Posted by Sabrina B. @gametimegirl

Oakland and Cincinnati completed one of the NFL’s biggest trade-deadline deals in decades, with the Raiders acquiring holdout quarterback Carson Palmer from the Bengals.

The Raiders announced the trade at the 4 p.m. ET league deadline. They did not immediately say would Cincinnati would get in exhange for Palmer, but sources said it will be one first-round pick in 2012 and a conditional first-round pick in 2013.

According to a source, if the Raiders win a playoff game in the 2011 season, the Bengals would get a first-round draft pick in 2013. If the Raiders don’t win a playoff game in the 2011 season, the Bengals would receive a second-round pick in 2013.

It’s a bold move for each team.

Cincinnati is empowering a team it could be competing against for a playoff spot or even in the postseason. The Raiders are turning over another high pick for a quarterback that has been holding out and has struggled in recent seasons when some around the league questioned his arm strength. But ultimately, both sides believed it to be a gamble worth taking.

The deal became feasible when the Raiders lost starting quarterback Jason Campbell to a broken collarbone and the Bengals watched rookie quarterback Andy Dalton lead Cincinnati to a 4-2 record.

Oakland and Cincinnati spent much of Monday discussing the deal to the point early Monday night when a select few people realized it could happen. People involved in the deal’s discussions thought it could happen, but they also recognized how delicate the talks were.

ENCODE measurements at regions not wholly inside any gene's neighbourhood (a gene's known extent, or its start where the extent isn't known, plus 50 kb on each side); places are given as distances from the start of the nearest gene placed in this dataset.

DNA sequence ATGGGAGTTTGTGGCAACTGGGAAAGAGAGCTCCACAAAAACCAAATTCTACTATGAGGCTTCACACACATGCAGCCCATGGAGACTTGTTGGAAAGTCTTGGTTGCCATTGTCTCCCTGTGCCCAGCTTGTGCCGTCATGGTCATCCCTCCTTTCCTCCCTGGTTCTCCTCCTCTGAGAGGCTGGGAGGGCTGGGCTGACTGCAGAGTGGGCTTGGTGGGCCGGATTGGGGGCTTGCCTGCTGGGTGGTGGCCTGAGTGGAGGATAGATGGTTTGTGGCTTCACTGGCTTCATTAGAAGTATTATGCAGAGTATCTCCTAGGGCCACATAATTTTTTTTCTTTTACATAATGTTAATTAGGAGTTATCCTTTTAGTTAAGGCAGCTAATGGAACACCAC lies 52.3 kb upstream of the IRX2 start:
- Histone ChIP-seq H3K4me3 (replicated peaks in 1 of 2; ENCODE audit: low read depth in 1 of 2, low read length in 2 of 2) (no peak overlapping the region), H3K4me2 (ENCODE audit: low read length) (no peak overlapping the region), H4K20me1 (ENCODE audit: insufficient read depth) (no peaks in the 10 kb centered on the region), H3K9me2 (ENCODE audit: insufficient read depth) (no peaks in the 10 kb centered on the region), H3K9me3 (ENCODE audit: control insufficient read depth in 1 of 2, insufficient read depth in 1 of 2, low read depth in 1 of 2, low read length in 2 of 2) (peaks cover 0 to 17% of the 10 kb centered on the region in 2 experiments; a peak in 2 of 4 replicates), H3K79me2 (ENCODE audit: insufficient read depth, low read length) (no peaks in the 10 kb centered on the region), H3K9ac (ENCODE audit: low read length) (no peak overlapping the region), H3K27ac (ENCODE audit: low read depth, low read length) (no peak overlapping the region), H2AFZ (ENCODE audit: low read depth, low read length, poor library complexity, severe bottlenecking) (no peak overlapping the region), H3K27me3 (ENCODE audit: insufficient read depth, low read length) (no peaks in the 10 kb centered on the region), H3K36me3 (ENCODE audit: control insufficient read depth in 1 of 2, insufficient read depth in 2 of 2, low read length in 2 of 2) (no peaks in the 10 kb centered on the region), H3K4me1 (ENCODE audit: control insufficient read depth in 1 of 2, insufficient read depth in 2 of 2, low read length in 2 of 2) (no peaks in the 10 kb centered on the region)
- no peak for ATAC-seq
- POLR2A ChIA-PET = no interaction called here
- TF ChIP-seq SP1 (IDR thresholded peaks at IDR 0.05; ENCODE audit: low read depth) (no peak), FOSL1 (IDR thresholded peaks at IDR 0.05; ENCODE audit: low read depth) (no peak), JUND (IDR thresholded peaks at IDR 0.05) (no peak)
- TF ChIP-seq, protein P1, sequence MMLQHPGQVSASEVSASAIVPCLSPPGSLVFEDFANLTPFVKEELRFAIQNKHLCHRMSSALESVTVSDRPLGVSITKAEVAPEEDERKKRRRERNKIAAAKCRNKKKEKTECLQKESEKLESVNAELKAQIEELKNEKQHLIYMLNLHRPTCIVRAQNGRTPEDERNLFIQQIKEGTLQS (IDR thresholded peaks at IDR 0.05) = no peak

Palmer has been working out in Southern California with former Jets quarterback Ken O’Brien.

Palmer also has a strong relationship with Raiders head coach Hue Jackson, with the two men having worked together in Cincinnati from 2004-2006, when Jackson was the Bengals’ receivers coach.

Now Palmer could become another former Bengal to make his way west to the Raiders. Oakland needs him.

With Campbell out, the Raiders turned to Kyle Boller to replace him and also had Terrelle Pryor on the bench.

The possibility of trading Palmer came about because Dalton has been impressive throughout training camp and the Bengals’ first six games.

Palmer was willing to restructure his contract, which would pay him $6.9 million for the balance of this season, sources said. The Raiders have about $6 million left under the cap.

In December 2005, he signed an extension with the Bengals through 2014 that was valued at $118.75 million. Palmer informed the Bengals in January that he wanted a trade or would retire; his contract remains intact.

He has never spoken publicly about his status and his agent, David Dunn, has confirmed only the original report that Palmer had met with Bengals owner Mike Brown to inform him of his feelings.

It has been reported recently that Palmer himself had been speaking to Brown to persuade him to make a trade.

Palmer’s wife, Shaelynn, is a former starting goalkeeper on the women’s soccer team at USC and was raised in the San Jose area.

Until now, the biggest recent trade-deadline deals involved receivers. One came in 2008, when theDetroit Lions sent wide receiver Roy Williams and a seventh-round pick to the Dallas Cowboys in exhange for first-, third- and sixth-round picks in 2009. The same week, Williams agreed to a five-year, $45 million extension that included more than $20 million guaranteed. Williams wound up being released before training camp began last summer.

In 2009, the Browns traded receiver Braylon Edwards to the Jets. But rarely have trade deadline deals involved quarterbacks, especially ones in a situation like Palmer’s.

WRITTEN BY Adam Schefter is ESPN’s NFL Insider. Chris Mortensen is a senior NFL analyst for ESPN. Information from senior writer John Clayton was used in this report & FULL STORY HERE